Female impersonation need say nothing about sexual identity, but it has for a long time been almost an institutionalized aspect of gay male culture.
Although sparse in images documenting the gay community, pre-Stonewall gay male photography blurs the boundaries between art, erotica, and social history.
Given the historic stigma around making, circulating, and possessing overtly homoerotic images, the visual arts have been especially important for providing a socially sanctioned arena for depicting the naked male body and suggesting homoerotic desire.
Independent films that aggressively assert homosexual identity and queer culture, the New Queer Cinema can be seen as the culmination of several developments in American cinema.
Renowned photographer, teacher, critic, editor, and curator, Minor White created some of the most interesting photographs of male nudes of the second half of the twentieth century, but did not exhibit them for fear of scandal.
The first international fashion superstar, Halston dressed and befriended some of America's most glamorous women.
An artistic movement that grew out of Dadaism and flourished in Europe shortly after World War I, Surrealism embraced the idea that art was an expression of the subconscious.
Film, stage, and television actor Paul Winfield was openly gay in his private life, but maintained public silence about his homosexuality.
Actor Ron Palillo, best known for his portrayal of Horshack in the ABC sitcom Welcome Back, Kotter, which aired from 1975 to 1979, died on August 14, 2012 at his home in Palm Beach Gardens, Florida. He apparently suffered a heart attack. He was found by his longtime companion, Joseph Gramm, and rushed to the hospital, where he was pronounced dead upon arrival.
Palillo was born in Cheshire, Connecticut, and graduated from the University of Connecticut, where he taught acting in the 1990s.
Before landing the role of Horshack, he had played a mentally-challenged boy in an off-Broadway production of Lanford Wilson's Hot L Baltimore.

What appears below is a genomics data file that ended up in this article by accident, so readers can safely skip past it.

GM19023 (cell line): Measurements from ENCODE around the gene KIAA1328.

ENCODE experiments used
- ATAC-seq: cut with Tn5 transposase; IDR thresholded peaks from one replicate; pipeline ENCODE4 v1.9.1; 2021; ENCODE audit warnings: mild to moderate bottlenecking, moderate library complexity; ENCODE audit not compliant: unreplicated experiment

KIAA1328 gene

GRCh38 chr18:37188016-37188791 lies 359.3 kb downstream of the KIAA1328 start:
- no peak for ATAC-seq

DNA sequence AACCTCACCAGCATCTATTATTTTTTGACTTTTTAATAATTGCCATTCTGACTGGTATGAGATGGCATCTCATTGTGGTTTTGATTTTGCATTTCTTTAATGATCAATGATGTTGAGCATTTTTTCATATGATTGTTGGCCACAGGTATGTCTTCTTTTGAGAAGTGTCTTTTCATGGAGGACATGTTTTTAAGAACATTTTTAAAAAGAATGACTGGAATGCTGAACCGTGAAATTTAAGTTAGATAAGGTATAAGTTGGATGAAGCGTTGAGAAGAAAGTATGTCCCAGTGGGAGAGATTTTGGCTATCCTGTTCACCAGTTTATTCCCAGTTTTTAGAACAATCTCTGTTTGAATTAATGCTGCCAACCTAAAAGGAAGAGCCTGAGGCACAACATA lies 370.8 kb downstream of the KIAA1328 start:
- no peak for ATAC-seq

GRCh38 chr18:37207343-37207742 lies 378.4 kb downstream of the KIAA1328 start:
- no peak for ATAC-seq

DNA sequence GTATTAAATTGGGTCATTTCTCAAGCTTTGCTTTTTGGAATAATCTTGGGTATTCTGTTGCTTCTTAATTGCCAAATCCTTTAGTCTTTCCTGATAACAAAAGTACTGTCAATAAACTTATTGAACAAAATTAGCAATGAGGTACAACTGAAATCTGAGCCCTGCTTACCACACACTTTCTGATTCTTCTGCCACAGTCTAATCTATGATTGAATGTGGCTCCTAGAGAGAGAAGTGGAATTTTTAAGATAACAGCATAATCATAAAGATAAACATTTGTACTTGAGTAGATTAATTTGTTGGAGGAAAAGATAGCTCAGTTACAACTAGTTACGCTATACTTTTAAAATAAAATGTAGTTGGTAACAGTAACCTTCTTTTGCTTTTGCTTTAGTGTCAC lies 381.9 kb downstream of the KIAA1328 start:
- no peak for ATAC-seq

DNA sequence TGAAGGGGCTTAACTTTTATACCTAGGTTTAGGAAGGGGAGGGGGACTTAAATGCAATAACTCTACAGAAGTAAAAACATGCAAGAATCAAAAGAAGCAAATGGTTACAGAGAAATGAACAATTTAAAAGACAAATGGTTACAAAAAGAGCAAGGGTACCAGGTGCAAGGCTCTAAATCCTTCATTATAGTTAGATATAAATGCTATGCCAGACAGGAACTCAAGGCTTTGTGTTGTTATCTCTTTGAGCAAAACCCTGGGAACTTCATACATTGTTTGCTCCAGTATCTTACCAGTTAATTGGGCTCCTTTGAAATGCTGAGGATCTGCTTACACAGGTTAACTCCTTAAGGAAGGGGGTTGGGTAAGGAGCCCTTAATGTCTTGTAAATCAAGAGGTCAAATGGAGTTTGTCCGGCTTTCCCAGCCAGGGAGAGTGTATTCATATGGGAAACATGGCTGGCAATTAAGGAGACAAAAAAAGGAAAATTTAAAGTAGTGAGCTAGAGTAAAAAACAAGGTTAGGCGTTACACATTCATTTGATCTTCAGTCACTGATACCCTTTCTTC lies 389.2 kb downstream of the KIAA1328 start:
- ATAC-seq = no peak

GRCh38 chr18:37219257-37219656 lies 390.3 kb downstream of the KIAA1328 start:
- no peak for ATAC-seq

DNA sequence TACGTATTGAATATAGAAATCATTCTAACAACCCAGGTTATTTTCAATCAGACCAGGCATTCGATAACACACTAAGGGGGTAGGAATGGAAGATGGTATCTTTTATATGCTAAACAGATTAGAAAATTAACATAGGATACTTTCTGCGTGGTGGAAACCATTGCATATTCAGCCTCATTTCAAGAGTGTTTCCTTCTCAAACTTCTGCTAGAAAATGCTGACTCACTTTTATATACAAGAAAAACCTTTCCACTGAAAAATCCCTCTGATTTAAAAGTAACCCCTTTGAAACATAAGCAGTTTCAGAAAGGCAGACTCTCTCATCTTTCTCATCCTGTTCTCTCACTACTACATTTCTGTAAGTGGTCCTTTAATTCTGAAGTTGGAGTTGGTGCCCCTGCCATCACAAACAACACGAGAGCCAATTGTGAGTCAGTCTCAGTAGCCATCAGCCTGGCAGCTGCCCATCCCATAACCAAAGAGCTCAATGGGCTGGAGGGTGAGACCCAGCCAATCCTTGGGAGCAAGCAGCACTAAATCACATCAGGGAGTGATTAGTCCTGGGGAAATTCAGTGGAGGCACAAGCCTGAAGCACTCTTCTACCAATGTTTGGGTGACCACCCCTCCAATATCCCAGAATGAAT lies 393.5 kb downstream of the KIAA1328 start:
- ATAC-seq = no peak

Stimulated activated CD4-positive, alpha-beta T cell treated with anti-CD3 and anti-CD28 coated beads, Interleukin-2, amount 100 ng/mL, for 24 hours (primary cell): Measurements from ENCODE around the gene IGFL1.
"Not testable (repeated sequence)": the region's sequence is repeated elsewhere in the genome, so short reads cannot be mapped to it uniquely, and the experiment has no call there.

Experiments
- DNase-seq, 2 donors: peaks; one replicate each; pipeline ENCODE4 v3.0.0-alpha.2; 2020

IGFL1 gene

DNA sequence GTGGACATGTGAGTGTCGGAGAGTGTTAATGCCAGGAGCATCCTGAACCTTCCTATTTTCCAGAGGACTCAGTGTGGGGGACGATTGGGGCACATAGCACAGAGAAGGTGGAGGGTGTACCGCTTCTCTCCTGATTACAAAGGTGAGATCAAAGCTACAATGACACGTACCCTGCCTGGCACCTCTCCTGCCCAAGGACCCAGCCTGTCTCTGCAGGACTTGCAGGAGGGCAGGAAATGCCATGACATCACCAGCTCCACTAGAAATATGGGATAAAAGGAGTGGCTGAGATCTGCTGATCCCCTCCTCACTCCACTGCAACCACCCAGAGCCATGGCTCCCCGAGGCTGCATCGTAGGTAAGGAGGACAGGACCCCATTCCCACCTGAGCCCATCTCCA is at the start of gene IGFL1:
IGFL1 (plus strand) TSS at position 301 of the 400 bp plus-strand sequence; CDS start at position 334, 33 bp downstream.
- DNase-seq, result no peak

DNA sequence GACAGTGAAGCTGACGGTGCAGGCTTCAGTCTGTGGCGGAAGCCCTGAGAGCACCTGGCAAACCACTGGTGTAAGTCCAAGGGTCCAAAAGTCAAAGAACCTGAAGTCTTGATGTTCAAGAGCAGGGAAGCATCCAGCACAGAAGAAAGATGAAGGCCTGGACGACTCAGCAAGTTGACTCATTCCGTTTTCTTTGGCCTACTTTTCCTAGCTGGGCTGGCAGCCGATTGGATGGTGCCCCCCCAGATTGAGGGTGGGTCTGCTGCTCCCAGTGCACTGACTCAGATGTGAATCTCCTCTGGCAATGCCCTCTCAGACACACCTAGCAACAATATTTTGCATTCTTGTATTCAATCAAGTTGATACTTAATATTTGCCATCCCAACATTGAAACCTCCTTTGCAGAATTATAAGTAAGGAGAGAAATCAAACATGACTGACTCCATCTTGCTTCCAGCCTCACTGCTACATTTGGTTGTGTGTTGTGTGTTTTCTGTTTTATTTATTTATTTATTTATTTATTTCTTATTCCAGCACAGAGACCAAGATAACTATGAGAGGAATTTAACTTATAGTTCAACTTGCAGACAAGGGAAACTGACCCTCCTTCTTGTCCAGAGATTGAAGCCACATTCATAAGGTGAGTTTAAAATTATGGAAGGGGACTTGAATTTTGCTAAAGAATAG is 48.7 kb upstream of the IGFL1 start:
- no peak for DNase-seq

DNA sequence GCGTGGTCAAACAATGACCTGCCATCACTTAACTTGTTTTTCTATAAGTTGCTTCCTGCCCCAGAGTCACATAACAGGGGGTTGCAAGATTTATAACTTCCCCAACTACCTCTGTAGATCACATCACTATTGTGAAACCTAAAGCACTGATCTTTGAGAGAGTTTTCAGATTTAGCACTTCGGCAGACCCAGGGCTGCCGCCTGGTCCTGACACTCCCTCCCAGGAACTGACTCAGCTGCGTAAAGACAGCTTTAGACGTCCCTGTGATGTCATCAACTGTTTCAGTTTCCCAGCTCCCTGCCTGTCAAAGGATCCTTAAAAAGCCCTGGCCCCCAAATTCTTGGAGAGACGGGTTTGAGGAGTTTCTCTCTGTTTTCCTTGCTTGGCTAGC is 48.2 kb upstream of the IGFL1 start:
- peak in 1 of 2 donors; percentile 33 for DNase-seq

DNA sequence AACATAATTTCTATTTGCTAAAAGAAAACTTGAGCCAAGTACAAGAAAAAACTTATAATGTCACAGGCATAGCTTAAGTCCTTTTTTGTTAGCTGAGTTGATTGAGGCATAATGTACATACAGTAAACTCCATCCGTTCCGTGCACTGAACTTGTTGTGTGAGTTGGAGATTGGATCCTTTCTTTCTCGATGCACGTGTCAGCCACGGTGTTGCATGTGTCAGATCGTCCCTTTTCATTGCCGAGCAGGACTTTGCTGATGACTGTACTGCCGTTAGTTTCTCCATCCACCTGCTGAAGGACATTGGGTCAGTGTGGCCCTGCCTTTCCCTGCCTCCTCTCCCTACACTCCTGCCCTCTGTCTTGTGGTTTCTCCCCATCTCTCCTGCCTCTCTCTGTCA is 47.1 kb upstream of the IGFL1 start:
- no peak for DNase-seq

After Welcome Back, Kotter, Palillo appeared in supporting roles in various sitcoms, including Ellen, where in the 1996 season he became the love interest of Ellen's friend Audrey. He also performed voices in various animated series.
In addition, he performed in theater, including on Broadway. Among his roles were Mozart in Amadeus, George in Who's Afraid of Virginia Woolf?, and Nathan Detroit in Guys and Dolls. In 2009, he appeared in Broadway Backwards 4, a charity event for people with AIDS.
Joe Jervis of Joe.My.God recalls that Palillo's skit in Broadway Backwards was "a hilarious satire of Proposition 8 and he was fantastic in it."
In 2008, he performed with his partner Joseph Gramm in Alec Asten's horror film, The Curse of Micah Rood.
Pallilo was also an artist and playwright. He illustrated two children's books. His best-known play is The Lost Boy (2005), about the creation of James Barrie's Peter Pan.
Pallilo taught acting for film and camera at G-Star School of the Arts in Palm Beach, Florida.
Greg Hauptner, founder and CEO of G-Star, told the Palm Beach Post that "He was the greatest guy. He could have come in with an ego and he didn't. He was appreciative of working with the kids, and the kids loved him."
"He was a very gentle gentleman," Hauptner added. "He knew how to work with the kids and how to get the best out of them.
Palillo is survived by Gramm, his partner of 41 years.
Below is a trailer for The Curse of Micah Rood.
The video below answers the question of what happened to Horshack.